I have been to too few plays in my life, a disease I wish to one day remedy. I am however, an avid movie theatre attendee. I love to go extra early so I can pick my seat; not too high, not too low, and almost exactly in the middle, ah, just right! Another reason for getting there early would be because of the opening trailers and commercials. Half the fun for me going to a movie theatre would be the new trailers and experiencing the new fun of interesting movies to come. As I am waiting for the movie to start, more people start to show up with their friends and or family and begin looking for good seats themselves. It’s always interesting watching people look for their seats, because everyone knows that that is the seat you will be stuck with when the movie begins. There is almost a silent understanding between movie goers, and picking your seat is a big choice. The understanding of the mutual movie goers starts when they all enter the room and find their seats.
There is a silent bond shared between movie goers that you can’t always tell until something funny happens and they all laugh, or something shocking happens and they all gasp. I have felt this connection with audiences before and it is quite fascinating and amazing. One such movie where I felt this bond was in the movie, Avengers Age of Ultron. There were definitely moments that initiated emotional responses from the crowd; times where everyone laughed together, or held their breath together, and also times where you didn’t know for sure, but you knew that you couldn’t have been crying alone.
There were times in the movie where jokes were had and the whole audience would laugh together, as if we were all in the joke together. In the beginning of the movie, Captain America says a “not nice word” and Iron Man scolds him by saying, “LANGUAGE!” Everyone immediately laughed. The best part of that joke was that, like a family that uses something foolish you did early against you continuously, throughout the movie, whether it was Iron Man, Black Widow, or even Nick Fury, they all continued to use that joke in their own unique way and the audience loved it because they felt like they were all together in this inside joke. There were moments where Ultron would say something just so human that it would just be so hilarious because he was just metal and he was evil, so they must make the evil villain robot funny in some way. And then there were moments where something horribly tragic and unexpected would happen (which I’m not going to say because, Spoilers!) and the whole audience would go silent, or at least that’s how it felt. You knew or felt that the whole audience was feeling what you were feeling, because if those people chose to see this movie, then they must have been attached to these characters the same way you were, that’s why you went, because you cared.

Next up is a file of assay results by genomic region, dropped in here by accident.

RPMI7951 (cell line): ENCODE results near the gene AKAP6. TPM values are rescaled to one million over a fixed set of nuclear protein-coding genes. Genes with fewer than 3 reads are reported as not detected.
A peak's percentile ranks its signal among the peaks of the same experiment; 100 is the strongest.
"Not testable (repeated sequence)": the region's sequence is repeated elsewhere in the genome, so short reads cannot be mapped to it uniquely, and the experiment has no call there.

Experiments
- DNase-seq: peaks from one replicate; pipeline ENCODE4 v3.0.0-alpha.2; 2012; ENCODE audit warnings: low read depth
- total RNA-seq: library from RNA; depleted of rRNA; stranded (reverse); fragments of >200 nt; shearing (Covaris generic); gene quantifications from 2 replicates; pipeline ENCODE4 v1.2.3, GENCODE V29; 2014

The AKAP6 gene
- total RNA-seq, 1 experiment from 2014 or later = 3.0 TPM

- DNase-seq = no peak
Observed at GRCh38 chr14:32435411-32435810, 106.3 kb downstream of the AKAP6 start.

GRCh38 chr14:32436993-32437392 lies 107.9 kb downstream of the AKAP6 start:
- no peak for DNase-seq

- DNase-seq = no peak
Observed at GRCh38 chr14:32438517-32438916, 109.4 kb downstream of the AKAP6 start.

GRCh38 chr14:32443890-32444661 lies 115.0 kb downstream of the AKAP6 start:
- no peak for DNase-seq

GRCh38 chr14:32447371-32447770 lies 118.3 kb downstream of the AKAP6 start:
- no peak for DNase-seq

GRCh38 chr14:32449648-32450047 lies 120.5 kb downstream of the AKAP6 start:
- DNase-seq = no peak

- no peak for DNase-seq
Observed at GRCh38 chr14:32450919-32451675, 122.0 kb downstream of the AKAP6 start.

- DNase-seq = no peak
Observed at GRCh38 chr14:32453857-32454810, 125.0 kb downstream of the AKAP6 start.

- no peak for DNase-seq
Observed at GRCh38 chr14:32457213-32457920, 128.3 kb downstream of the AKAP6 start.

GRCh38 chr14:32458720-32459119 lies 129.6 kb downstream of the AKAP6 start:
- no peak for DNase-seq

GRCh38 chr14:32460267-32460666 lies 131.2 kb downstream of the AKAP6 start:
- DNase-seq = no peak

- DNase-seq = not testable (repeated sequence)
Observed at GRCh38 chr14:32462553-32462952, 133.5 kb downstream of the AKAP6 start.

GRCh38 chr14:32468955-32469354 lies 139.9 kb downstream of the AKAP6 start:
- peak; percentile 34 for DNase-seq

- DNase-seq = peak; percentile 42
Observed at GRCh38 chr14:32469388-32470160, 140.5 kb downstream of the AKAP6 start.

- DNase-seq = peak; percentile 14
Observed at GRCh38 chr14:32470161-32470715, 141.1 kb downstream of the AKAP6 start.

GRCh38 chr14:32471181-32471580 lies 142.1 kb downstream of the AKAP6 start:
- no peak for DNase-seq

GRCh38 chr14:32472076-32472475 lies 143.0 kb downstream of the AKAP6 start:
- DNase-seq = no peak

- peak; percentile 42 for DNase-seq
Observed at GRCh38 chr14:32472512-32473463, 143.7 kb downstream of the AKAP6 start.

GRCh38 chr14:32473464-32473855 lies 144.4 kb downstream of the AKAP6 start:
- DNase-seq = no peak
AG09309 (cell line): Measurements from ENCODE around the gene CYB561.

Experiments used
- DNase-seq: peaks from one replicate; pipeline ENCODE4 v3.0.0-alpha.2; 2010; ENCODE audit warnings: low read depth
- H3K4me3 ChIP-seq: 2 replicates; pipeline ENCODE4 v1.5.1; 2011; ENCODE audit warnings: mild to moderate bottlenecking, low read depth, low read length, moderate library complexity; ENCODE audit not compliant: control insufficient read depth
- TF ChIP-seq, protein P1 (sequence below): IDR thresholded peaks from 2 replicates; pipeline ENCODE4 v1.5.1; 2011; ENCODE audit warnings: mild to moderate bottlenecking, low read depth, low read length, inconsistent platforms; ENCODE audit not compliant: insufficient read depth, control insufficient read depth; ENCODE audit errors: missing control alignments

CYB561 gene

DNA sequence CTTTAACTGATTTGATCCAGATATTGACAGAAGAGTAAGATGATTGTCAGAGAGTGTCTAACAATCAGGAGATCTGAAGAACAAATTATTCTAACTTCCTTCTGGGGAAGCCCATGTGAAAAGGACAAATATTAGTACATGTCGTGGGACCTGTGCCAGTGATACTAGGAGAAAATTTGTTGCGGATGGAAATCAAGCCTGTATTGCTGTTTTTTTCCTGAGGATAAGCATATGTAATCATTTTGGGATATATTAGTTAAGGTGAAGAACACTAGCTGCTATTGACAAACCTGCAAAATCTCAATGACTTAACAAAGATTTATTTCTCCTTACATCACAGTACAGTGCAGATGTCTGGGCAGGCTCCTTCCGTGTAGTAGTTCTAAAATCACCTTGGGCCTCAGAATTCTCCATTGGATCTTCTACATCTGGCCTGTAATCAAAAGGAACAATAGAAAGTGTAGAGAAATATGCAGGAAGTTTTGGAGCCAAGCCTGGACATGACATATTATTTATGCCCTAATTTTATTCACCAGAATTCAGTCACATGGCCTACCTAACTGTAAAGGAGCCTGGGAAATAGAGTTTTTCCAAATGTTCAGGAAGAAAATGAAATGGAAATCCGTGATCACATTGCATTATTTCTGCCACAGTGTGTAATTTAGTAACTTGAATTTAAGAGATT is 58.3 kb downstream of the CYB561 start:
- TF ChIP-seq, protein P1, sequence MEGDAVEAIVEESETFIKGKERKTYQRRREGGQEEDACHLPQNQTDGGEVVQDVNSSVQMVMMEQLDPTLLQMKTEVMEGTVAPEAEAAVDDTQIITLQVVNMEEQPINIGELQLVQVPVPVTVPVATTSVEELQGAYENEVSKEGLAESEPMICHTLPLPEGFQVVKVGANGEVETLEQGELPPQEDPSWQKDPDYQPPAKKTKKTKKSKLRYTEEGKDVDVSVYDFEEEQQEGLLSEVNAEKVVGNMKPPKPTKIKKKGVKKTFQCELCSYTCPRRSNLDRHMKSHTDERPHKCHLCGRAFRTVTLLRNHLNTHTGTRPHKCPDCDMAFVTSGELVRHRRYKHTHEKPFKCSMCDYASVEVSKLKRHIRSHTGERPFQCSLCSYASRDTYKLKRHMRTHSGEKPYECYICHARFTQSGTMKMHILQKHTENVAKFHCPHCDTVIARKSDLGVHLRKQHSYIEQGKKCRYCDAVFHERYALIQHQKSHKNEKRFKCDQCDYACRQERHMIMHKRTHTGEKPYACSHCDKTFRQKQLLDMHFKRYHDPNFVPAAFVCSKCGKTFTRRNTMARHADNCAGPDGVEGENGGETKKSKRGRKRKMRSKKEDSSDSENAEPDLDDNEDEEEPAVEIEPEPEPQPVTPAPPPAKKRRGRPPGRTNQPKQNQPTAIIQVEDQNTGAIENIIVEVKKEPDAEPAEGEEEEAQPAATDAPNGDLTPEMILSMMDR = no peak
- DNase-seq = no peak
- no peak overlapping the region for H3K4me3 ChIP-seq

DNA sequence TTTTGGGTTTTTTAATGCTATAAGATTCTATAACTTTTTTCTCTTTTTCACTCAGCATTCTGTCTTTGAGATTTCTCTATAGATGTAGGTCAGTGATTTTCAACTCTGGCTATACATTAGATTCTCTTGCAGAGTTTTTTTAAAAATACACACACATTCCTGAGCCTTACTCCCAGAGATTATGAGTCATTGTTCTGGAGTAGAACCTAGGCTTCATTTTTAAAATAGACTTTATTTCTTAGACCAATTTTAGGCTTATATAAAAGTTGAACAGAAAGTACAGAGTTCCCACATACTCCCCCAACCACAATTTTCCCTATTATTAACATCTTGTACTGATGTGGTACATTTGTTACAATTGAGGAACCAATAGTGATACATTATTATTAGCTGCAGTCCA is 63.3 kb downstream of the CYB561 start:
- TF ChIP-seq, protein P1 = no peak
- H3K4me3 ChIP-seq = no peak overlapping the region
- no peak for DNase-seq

What makes me always enjoy a movie is the actors making me believe that they’re not acting. Believing that what’s happening in the movie is real for the time while I’m watching it is the most important thing. If the actors don’t believe it, I don’t believe it and then the movie is ruined for me. Good writing and good acting is all that counts. Yes, good special effects are really cool however, they don’t make the movie. Some of the best shows I’ve seen had no grand props or special effects, but I didn’t care. The writing and the actors are the most important thing. Even if the plot may seem ridiculous, if the actors put their all, then I love it with my all.
Going to a movie I absolutely feed off the people around me. Like I said before, there’s a connection between movie goers that can be so strong when you all know why you are there to see that same movie. The reason why there are theatres of any kind is so that the people can feed off each other. It’s no fun to laugh or cry alone. That shared enthusiasm is extraordinary. It’s special when different people you may have never gotten with before, sit down together for a common interest. I’ve wished before that I could be the only person in a movie theatre, however, I hope that never happens. That’s not why movies exist; movies have always been around to bring people together so that they may share that same inexhaustible feeling when the movie starts up to when the credits roll. Movies are also here to bring a sense of nostalgia to its gathered audience, something you can’t get if you’re sitting in a theatre alone. The best example I’ve gotten was when Jurassic World came to theatres to celebrate the anniversary of the first Jurassic Park movie. Now I wasn’t alive when the first movie came out, but my sisters first movie as a small child was Jurassic Park. Even though I didn’t have that, I knew that everyone in the room was remembering their past and with the new movie showing, there was too much nostalgia in the room not to feel connected to everyone there. The same can be said of the latest Star Treks and Star Wars. ❤
Being an audience member is an amazing thing and I love it!